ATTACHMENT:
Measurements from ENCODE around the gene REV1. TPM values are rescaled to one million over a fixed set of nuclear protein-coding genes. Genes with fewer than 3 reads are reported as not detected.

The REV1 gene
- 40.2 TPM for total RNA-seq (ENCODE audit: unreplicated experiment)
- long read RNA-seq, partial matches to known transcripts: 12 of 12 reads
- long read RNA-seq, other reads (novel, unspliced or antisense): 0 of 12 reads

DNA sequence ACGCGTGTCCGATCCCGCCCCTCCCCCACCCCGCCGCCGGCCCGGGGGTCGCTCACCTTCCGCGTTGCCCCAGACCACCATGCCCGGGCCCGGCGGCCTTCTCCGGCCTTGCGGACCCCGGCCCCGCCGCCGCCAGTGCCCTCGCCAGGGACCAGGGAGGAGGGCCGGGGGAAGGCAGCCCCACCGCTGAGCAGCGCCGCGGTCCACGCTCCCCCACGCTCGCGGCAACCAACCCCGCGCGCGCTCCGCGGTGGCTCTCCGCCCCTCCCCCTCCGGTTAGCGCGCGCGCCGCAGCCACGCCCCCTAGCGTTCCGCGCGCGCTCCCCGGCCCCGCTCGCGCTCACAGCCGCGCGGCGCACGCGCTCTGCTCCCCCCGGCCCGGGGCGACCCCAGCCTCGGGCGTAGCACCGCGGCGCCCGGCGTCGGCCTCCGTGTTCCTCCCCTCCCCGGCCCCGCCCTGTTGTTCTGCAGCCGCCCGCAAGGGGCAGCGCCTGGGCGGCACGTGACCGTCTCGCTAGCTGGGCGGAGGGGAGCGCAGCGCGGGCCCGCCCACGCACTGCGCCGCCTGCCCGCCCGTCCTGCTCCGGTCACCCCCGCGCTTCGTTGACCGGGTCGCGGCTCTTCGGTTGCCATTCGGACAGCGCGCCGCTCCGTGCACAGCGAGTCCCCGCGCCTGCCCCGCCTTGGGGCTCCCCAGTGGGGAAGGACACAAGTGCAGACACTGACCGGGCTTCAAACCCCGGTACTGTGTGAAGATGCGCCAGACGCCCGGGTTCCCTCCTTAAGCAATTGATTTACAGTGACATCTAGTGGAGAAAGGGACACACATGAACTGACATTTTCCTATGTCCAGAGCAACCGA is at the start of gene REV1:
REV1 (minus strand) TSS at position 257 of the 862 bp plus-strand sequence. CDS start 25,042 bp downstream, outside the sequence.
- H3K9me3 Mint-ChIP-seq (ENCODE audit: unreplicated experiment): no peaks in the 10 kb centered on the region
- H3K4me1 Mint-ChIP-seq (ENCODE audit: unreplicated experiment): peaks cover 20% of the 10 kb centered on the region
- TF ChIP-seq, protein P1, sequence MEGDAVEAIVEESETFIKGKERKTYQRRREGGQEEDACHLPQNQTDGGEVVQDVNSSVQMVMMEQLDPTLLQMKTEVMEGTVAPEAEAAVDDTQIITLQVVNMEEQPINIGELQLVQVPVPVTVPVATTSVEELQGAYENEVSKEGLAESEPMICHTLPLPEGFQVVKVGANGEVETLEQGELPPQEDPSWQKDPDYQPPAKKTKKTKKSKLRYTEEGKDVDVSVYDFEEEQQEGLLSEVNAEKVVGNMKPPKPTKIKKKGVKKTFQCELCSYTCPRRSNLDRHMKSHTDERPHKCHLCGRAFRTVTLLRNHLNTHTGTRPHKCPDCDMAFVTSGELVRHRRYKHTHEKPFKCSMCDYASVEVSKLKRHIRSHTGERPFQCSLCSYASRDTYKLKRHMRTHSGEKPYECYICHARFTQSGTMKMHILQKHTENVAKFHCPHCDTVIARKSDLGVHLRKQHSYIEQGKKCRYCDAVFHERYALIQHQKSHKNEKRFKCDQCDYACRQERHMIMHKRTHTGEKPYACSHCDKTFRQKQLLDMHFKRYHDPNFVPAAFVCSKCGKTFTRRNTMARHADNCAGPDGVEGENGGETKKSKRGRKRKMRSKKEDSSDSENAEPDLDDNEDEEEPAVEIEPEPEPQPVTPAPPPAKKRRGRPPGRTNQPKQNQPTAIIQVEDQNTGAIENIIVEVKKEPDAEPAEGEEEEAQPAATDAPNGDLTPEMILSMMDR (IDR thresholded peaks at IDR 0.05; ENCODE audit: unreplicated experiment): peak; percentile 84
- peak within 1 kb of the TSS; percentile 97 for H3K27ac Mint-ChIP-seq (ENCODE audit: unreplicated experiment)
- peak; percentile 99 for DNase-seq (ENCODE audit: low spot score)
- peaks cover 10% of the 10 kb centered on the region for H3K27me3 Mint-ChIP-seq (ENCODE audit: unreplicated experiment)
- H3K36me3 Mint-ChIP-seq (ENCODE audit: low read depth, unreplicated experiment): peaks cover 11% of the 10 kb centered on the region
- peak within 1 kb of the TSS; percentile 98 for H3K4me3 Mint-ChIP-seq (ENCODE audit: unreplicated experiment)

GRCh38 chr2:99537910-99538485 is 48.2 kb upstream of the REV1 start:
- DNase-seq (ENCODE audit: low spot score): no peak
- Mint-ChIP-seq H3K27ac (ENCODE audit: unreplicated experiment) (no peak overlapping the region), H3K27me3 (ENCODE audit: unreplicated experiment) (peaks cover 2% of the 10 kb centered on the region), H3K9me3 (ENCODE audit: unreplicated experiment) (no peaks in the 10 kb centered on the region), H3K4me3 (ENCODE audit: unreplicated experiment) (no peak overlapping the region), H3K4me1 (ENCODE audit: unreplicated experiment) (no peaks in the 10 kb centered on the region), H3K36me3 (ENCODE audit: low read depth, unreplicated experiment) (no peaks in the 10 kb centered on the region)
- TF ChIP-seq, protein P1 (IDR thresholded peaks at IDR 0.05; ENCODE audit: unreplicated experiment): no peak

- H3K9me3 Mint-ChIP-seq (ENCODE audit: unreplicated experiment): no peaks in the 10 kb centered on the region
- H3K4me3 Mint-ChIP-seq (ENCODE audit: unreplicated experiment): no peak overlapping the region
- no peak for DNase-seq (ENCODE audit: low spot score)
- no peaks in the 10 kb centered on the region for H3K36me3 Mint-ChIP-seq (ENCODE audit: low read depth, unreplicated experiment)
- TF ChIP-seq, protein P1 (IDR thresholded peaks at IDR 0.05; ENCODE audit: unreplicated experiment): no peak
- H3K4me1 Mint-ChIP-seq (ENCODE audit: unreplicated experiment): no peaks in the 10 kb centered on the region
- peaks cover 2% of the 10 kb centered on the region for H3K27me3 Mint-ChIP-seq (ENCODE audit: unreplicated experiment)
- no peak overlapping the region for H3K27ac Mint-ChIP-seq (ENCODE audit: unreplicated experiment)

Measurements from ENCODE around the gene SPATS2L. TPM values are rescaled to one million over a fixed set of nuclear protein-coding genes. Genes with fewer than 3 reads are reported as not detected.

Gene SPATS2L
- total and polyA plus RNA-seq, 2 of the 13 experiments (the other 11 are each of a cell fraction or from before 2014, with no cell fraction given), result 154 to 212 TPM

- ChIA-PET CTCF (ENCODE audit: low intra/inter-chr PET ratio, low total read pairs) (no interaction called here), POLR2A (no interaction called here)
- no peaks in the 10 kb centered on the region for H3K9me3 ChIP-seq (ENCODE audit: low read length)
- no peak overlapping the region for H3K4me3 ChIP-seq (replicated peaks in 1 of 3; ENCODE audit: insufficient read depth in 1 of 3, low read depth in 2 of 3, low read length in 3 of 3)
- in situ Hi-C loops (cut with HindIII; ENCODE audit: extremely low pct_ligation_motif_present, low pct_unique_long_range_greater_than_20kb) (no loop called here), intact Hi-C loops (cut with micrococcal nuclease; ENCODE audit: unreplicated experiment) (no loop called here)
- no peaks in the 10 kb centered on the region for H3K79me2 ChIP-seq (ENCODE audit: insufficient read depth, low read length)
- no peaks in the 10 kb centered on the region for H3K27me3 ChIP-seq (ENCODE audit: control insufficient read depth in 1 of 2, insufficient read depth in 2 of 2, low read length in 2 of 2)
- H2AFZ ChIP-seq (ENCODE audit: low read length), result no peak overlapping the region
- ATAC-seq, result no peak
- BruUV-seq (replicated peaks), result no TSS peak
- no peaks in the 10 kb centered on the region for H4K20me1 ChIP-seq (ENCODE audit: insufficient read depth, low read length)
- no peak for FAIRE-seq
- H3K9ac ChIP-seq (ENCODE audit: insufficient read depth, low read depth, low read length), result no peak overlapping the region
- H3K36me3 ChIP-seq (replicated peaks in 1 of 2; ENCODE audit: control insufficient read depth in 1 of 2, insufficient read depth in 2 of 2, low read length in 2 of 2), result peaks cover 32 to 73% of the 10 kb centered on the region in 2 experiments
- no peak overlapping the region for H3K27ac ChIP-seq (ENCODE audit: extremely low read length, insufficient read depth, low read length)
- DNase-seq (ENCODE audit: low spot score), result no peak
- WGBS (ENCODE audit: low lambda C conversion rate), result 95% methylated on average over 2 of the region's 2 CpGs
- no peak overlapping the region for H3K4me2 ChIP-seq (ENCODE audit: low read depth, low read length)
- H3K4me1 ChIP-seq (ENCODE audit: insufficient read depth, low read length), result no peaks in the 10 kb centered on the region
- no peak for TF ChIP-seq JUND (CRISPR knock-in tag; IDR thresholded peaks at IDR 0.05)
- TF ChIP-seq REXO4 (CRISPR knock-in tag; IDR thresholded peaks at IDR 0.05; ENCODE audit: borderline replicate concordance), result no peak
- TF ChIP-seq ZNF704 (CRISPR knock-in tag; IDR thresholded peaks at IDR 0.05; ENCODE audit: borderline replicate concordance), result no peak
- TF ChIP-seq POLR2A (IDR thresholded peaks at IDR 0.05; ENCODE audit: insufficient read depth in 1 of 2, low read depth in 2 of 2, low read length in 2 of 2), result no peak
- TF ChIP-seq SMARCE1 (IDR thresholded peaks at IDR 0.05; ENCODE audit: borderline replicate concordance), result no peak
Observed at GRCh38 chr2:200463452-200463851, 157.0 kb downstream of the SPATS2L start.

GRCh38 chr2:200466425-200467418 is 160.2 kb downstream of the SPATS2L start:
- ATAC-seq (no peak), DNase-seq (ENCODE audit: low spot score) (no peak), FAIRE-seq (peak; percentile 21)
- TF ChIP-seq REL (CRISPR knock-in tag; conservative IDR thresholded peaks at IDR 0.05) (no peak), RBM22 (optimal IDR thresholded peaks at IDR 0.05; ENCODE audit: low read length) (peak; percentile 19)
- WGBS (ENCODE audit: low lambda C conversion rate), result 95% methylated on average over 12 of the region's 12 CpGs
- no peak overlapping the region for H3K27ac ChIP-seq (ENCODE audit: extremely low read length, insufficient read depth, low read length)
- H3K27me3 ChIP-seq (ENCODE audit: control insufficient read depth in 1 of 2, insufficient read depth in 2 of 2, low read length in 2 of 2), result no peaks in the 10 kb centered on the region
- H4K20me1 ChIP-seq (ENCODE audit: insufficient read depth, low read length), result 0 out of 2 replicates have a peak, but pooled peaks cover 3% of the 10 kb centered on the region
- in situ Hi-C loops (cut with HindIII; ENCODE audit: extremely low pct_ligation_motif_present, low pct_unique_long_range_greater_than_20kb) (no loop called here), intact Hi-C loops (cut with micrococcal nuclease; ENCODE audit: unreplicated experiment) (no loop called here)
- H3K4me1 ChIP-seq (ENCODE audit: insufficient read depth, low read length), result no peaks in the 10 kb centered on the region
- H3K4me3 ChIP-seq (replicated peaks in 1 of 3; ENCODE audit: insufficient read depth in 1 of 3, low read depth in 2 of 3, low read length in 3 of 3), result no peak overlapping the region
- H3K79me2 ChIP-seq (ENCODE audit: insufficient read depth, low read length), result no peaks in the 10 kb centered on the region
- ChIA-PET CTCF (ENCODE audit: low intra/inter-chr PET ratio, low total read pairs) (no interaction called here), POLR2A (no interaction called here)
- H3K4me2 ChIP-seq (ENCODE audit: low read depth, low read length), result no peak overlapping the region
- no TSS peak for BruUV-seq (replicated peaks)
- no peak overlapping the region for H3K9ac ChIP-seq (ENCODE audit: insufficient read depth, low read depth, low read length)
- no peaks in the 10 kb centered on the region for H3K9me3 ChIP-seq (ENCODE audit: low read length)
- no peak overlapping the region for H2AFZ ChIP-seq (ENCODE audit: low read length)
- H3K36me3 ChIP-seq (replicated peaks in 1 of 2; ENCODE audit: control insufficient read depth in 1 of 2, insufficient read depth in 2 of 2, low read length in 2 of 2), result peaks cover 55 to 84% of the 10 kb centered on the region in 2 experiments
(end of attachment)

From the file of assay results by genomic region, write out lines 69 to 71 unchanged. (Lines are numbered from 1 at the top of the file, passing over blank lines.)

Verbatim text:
- no peak overlapping the region for H3K9ac ChIP-seq (ENCODE audit: insufficient read depth, low read depth, low read length)
- no peaks in the 10 kb centered on the region for H3K9me3 ChIP-seq (ENCODE audit: low read length)
- no peak overlapping the region for H2AFZ ChIP-seq (ENCODE audit: low read length)